This was another game against my nine year old daughter, who once again took on the role of the German Kampfgruppe commander against my Soviet armoured forces. The scenario involved a massed attack by the Soviets to capture three town hexes, with the dug-in German defenders trying to stop them by the end of turn nine. If either side knocked out all of the enemies forces they would also win but it was really all about taking the towns and having more units in occupation at the end to the game.

Needless to say, it was a close run thing but the girl beat her dad again (!) even though we both held a town each at the end of the game. One thing I did do was to use plastic counters to mark knocked out units, rather than just removing the counters from play, which meant that line of sight and movement was a bit more challenging. This worked well but could make the game less fluid, so I'll only use it as and when the scenario would benefit in the future or just count the destroyed units as not actually being an obstacle.

Atlantic Fleet Battle of the Atlantic Campaign


Over the last couple of months I've been chipping away at the Atlantic Fleet Battle of the Atlantic campaign, playing the Kriegsmarine rather than the Royal Navy. I had tried the latter but came to a sticky end after about twenty turns, so switched sides in an attempt to work out what I  had done wrong. At the moment, I'm about half way through 1941 and things are going well for the U Boats, with an impressive tonnage of merchant ships sunk and the allies reduced to a fleet of destroyers. I'm very wary of the occasional capital ship that pops up out of nowhere and of the odd setback due to allied air power, having lost a light cruiser only a couple of turns ago to a Liberator with depth charges.


It's a good campaign mode, although by it's very nature there are repetitive bits with U Boat attacks on convoys or destroyers being pretty frequent. I've found that organising the submarines into Wolf Packs really works well, especially when combined with surface battle groups of battleships, battlecruisers and light cruisers. My biggest headache is that I've run out of these and can't build any more, so have to rely on destroyers and submarines to replace any losses, even though the German destroyers are pretty powerful as they are. It's a great little game and has an element of historical accuracy that is missing from most other naval themed titles, so well worth playing and definitely good value for money. I just wish there was a WW1 version!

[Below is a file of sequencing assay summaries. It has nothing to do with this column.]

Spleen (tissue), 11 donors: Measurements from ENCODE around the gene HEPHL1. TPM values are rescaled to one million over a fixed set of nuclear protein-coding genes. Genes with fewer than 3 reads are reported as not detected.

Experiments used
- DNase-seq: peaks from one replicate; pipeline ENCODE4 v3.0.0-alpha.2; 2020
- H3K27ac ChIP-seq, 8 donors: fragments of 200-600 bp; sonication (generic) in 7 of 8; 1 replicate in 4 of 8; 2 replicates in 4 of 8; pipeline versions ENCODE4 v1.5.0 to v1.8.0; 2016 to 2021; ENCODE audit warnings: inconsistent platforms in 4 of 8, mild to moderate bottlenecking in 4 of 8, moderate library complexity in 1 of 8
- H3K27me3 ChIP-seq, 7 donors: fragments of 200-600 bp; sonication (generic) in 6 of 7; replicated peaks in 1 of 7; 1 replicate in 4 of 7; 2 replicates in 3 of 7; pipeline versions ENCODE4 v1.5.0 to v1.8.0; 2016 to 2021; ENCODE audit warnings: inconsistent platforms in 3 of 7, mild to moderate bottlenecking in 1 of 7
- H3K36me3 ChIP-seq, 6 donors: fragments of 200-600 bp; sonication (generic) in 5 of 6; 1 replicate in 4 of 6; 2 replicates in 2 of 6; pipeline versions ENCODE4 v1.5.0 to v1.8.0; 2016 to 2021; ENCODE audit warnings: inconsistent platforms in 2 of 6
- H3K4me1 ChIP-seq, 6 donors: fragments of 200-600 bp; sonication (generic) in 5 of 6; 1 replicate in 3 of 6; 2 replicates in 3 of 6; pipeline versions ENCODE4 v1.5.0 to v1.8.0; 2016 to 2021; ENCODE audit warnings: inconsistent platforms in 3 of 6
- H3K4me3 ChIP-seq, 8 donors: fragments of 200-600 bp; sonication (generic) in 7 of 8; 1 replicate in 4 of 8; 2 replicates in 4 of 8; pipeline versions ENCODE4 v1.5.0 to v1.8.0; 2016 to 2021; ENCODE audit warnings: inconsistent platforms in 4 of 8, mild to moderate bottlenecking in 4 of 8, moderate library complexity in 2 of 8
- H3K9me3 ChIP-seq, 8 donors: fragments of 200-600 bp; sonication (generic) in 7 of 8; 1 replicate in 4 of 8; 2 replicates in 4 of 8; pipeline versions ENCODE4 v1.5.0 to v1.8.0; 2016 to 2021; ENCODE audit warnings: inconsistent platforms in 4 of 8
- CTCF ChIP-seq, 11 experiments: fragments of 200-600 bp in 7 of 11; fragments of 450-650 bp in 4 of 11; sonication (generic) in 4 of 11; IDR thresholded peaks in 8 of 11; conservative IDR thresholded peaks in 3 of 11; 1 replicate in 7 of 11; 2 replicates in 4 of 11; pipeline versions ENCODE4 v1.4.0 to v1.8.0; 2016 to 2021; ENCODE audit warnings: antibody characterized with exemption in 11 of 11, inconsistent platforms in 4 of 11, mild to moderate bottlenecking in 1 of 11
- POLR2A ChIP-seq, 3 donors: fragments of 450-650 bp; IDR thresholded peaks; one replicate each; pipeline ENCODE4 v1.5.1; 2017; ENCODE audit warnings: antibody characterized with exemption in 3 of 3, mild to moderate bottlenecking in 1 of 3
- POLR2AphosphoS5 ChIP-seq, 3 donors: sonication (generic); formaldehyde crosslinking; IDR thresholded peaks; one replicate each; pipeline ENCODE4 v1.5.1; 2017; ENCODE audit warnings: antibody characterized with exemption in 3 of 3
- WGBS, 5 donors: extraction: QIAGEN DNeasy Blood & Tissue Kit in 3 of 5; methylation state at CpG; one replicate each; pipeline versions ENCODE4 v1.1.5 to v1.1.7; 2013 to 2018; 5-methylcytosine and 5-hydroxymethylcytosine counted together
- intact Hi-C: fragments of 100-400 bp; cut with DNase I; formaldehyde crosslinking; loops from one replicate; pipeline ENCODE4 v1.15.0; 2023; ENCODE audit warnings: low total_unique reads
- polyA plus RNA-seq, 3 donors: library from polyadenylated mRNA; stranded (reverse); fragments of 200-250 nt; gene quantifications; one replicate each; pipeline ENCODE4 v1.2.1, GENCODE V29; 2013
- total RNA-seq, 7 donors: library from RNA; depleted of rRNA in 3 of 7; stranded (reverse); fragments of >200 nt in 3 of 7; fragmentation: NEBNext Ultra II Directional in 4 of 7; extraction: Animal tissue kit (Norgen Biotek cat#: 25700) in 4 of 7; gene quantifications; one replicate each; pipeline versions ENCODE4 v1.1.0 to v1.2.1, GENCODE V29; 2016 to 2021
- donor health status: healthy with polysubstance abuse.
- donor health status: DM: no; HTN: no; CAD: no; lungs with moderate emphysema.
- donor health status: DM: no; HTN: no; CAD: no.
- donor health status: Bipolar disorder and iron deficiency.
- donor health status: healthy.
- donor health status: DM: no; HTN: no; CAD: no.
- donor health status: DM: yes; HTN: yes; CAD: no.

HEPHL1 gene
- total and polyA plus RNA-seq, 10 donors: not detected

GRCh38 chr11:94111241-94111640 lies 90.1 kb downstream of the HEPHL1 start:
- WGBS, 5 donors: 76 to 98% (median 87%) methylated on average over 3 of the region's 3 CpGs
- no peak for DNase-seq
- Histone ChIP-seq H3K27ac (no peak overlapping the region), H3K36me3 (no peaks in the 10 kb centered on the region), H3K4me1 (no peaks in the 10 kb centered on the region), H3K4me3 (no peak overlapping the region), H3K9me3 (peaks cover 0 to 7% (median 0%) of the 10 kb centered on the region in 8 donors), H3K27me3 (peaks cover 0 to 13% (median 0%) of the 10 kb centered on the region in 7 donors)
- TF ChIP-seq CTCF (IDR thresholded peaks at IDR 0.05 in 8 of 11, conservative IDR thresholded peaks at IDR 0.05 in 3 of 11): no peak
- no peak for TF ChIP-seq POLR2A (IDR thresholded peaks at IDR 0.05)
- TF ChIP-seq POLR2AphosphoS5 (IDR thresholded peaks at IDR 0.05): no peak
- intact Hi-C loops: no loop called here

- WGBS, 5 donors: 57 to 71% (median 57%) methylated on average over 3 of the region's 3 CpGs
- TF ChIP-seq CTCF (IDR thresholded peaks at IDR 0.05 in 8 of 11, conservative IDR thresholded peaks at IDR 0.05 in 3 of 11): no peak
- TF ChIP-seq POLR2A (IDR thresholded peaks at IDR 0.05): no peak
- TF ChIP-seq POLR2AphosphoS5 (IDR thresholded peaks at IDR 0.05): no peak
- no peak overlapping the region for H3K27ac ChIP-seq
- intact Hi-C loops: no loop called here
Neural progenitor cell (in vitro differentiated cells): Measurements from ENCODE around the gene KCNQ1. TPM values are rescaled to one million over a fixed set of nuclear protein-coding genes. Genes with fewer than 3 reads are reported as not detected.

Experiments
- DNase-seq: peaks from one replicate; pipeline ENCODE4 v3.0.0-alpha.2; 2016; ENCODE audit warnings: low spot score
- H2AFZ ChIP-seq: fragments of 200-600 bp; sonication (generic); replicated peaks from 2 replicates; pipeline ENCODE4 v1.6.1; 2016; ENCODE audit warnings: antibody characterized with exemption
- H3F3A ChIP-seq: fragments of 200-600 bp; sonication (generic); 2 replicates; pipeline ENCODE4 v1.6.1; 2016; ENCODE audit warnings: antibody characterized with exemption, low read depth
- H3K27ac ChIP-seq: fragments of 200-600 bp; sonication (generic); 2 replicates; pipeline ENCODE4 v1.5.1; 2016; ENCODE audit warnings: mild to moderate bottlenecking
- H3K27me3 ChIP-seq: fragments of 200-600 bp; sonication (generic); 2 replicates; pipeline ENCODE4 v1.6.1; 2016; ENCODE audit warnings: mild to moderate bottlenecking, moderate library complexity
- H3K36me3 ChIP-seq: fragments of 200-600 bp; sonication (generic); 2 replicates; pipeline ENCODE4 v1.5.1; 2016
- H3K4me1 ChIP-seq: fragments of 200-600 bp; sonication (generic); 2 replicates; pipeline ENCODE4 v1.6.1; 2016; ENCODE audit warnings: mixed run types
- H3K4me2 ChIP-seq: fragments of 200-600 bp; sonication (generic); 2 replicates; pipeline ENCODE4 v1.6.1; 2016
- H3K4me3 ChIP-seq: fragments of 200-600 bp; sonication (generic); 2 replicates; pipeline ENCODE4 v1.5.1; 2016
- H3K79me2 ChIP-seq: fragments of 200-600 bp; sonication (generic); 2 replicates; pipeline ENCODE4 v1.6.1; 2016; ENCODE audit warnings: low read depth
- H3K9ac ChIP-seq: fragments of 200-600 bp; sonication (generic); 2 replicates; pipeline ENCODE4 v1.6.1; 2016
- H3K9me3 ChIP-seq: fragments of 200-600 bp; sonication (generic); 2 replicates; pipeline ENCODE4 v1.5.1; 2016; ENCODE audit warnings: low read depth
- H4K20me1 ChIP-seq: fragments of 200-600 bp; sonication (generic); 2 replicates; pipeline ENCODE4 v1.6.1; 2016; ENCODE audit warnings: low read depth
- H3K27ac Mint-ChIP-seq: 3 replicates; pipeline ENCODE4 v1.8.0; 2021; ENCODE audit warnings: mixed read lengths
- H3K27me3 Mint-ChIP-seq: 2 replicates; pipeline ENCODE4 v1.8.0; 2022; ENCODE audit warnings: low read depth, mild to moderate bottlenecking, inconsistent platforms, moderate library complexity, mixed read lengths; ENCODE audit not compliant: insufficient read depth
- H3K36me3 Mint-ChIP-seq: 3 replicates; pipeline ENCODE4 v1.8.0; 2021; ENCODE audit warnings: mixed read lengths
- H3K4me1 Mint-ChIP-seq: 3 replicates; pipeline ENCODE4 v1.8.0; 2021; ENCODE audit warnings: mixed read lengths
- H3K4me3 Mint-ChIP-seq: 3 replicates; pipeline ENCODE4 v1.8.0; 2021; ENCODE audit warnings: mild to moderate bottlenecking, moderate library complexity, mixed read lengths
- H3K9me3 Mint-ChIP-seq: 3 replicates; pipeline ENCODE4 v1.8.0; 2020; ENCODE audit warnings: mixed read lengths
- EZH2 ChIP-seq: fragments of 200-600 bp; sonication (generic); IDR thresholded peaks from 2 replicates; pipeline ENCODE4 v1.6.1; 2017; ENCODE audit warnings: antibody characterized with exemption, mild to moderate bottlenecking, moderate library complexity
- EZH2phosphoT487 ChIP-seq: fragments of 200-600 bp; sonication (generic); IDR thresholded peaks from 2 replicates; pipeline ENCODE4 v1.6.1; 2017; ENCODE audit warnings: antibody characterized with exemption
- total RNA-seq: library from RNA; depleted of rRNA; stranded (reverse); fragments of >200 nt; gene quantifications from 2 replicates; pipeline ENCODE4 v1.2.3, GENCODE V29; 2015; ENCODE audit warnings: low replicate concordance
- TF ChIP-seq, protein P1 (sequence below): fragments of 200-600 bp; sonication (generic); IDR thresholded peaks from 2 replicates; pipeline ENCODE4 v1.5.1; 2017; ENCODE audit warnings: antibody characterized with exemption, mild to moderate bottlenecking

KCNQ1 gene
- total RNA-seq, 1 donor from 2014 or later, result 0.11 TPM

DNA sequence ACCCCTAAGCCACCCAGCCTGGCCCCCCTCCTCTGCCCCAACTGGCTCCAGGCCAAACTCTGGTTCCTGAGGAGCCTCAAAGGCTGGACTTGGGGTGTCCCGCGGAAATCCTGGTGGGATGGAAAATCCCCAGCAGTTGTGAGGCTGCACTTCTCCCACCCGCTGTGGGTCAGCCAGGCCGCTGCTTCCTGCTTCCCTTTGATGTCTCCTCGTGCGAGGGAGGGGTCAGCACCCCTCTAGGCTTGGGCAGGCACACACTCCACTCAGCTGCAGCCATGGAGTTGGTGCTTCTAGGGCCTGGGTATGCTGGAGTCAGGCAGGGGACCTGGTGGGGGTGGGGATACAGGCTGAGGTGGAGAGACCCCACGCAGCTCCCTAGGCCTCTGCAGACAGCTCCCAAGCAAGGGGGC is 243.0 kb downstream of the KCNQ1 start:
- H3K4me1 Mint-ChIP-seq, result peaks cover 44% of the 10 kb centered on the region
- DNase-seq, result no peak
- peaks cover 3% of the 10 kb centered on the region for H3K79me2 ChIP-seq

Thursday, 20 April 2017

Tank on Tank: Eastfront - Soviet Smash








I played a follow on Meeting Engagement of Tank on Tank: Eastfront against my daughter this morning, with a German Kampfruppe of Panthers, a Tiger and armoured infantry with artillery support, against a Soviet armoured force of KV85's and a single Katyusha battery. The end result was a total defeat for the Soviets and a virtual walkover for the Germans, who lost a couple of Panthers late in the game but wiped out the Soviets in short order, using a combination of artillery fire and Panthers hidden in the woods and town hexes. I was completely out manoeuvred by a nine year old but will get my own back in the next encounter!

Tank on Tank: Eastfront - Meeting Engagement








I played a game of Tank on Tank: Eastfront against the sprog this morning, with a German Kampfgruppe against an equal points value of Soviet T34 and T34/85's. The scenario was the generic meeting engagement in which the first side to knock out half the enemies points wins, with a game length of ten turns as a cut off point. The Soviets gained an early advantage by destroying several Panzer IV's with some high dice rolls but the Germans counter attacked by the end of turn six by knocked out half the Soviet points value in tanks. This was a draw if the end of Turn Six was the cut off point, although the Soviets did actually win it by achieving the objective first. A good game and one which my daughter, who was chief dice roller for the Soviets, enjoyed a lot especially when her brother's Panzer IV's brewed up!

Tuesday, 11 April 2017

Easter Holidays


I have ten days of holiday from tomorrow, so will finally get to open the Tank on Tank East Front box and play through some scenarios. I'm also planning to pack a couple of extra beer and pretzels style games to while away the evenings and the inevitable rainy afternoons. :0)

Wednesday, 5 April 2017

Blood, Sweat and Cheers




This looks really good, especially as it's written by Nic Wright, the author of Galleys and Galleons, one of my favourite 'beer and pretzels' style age of sail naval wargame rules. The blurb for Blood, Sweat and Cheers says it all:

Blood, Sweat and Cheers is a tactical, two-player, card and dice game, that recreates single combat between gladiators in the arenas of the Roman world from the mid-third century BC to the start of the fifth century AD.

Cards are used to abstractly represent the different options available to a player’s gladiator during the ebb and flow of a gladiatorial bout, while dice are used to resolve interactions. The watching crowd interacts with the gladiators in the arena by rewarding showy attacks and spilt blood with favourable cheering which may in turn be utilised to buoy up a gladiator’s performance.